November 12, 2012
A newly uncovered clandestine computer network, known as the ‘One System,’ can reportedly share children’s personal details across different UK agencies, including age, sex, address and their school behavior records – all without parents ever knowing.
One of Britain’s biggest government contractors has created a database containing the personal details of 8 million children, the Sunday Times revealed.
The database was created by Capita – a company specializing in IT systems – and includes information on a child’s sex, age, exam results, if they have special needs, bad behavior like absenteeism and how many minutes late they are to lessons.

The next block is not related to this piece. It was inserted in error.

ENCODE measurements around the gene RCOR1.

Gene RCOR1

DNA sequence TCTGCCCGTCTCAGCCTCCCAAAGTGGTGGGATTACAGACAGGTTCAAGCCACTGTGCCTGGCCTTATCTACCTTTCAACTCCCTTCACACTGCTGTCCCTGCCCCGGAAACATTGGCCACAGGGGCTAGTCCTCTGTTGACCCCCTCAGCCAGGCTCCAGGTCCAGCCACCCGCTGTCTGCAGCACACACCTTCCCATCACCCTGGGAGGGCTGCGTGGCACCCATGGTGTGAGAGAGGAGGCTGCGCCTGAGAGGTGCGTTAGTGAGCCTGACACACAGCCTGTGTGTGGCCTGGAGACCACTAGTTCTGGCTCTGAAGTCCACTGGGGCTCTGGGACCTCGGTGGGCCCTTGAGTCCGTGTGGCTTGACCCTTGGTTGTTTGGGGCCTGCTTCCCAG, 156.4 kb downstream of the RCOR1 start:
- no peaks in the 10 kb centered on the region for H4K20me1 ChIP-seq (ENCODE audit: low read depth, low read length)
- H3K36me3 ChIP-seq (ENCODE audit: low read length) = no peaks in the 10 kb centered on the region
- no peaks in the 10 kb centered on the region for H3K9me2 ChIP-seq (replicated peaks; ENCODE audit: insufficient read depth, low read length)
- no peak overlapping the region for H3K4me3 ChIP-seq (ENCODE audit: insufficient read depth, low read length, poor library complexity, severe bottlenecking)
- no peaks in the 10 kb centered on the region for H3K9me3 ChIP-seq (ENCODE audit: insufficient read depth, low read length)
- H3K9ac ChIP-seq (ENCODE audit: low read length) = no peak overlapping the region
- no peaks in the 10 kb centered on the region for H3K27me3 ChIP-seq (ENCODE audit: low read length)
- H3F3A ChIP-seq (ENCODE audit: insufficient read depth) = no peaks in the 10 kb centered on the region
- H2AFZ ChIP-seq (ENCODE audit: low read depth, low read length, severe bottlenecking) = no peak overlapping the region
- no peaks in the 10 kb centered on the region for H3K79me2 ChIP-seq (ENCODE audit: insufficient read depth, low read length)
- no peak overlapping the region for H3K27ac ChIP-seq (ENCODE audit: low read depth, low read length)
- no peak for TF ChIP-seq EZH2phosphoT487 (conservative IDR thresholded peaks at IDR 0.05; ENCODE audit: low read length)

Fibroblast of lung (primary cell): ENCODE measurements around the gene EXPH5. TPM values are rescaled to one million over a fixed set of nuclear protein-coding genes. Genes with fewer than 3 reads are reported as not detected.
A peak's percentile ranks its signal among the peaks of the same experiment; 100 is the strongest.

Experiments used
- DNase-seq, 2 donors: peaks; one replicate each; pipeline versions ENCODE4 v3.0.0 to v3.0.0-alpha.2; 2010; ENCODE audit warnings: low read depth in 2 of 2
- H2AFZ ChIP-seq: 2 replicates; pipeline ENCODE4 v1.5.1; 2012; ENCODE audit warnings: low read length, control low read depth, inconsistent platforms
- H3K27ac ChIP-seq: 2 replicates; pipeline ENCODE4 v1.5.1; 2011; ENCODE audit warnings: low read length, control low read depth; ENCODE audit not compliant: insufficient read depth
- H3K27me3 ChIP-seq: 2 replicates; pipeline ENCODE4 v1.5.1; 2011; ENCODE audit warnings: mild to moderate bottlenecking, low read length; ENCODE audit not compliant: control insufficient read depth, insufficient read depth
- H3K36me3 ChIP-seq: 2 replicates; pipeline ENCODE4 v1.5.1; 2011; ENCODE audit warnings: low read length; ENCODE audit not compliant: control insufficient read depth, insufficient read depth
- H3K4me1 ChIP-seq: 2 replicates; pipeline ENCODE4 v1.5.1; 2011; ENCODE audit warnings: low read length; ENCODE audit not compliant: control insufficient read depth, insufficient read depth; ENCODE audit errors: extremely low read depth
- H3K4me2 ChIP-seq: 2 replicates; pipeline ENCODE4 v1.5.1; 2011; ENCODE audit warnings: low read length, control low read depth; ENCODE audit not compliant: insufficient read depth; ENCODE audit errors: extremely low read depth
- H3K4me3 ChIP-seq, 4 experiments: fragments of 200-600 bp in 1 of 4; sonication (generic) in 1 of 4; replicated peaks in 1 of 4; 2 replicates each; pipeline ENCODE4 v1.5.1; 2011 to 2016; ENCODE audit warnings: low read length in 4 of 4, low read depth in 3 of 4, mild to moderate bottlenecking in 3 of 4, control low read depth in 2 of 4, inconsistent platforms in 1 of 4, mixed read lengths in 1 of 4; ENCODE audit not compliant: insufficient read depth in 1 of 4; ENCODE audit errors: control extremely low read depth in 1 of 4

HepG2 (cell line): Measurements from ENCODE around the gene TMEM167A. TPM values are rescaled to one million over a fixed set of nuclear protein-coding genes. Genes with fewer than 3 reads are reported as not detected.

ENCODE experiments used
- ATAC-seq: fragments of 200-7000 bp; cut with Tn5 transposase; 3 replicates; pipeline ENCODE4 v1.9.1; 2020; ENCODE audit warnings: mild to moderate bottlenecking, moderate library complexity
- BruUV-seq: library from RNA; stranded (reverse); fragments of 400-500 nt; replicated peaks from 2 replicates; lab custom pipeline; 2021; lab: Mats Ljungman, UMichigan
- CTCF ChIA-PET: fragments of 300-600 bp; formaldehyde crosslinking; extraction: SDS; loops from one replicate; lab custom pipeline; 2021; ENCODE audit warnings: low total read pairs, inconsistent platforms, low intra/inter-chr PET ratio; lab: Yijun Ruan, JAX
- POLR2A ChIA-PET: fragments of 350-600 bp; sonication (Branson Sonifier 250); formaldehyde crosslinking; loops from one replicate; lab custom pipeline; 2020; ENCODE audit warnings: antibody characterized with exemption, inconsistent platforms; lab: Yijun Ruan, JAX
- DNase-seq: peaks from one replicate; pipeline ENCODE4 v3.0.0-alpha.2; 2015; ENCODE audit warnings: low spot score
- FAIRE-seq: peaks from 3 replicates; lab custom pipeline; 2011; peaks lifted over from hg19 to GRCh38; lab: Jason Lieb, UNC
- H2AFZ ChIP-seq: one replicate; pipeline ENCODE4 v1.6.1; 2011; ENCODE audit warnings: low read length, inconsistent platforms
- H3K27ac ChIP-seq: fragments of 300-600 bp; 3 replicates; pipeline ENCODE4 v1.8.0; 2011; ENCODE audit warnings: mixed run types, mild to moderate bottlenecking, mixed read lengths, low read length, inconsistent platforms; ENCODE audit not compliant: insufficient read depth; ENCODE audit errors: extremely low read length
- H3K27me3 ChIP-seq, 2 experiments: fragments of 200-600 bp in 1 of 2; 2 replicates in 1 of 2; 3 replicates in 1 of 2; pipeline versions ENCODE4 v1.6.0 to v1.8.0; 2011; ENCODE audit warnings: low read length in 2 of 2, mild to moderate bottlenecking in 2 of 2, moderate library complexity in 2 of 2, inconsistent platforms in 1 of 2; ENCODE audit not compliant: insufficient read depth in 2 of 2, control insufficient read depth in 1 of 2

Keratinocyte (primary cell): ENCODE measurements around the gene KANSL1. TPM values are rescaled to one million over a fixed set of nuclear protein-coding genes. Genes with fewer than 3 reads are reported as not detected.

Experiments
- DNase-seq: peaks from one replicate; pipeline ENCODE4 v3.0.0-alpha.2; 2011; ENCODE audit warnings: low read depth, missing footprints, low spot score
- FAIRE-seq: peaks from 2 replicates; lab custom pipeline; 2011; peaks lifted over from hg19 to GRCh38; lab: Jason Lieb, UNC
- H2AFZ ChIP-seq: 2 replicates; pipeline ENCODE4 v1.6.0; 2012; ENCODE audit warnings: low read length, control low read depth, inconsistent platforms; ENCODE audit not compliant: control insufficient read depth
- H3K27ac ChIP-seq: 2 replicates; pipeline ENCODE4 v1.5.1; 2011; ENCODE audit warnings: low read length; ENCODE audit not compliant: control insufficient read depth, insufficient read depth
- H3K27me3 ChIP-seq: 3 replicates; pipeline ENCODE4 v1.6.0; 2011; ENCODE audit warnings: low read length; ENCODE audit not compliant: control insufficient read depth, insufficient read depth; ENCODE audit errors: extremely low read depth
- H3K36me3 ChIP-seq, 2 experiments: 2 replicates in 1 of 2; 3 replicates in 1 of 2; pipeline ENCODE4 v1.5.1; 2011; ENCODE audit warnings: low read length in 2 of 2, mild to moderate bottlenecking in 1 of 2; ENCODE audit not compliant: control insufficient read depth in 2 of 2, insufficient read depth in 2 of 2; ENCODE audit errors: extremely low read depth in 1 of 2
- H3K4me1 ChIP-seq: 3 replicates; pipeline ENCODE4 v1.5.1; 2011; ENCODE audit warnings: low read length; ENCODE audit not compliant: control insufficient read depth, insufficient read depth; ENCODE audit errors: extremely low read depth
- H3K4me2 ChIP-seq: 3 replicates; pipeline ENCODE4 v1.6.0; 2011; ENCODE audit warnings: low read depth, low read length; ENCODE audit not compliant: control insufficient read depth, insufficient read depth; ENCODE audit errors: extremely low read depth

This information can then be shared with numerous agencies, including the police, the NHS and child protection units and charities, all without parental consent.
Teachers collect data on all children, not just ones deemed to be at risk. This includes recording how many minutes late they are for class.
“While information is absolutely essential to protect children, you need to collect information about children who are at risk and not every child,” Nick Pickles from privacy advocate group Big Brother Watch told RT.
The One System is already employed by about 100 local authorities, and was created two years after Contact Point – a similar database which was set up by the then-Labour government, but scrapped by the current coalition because of security concerns.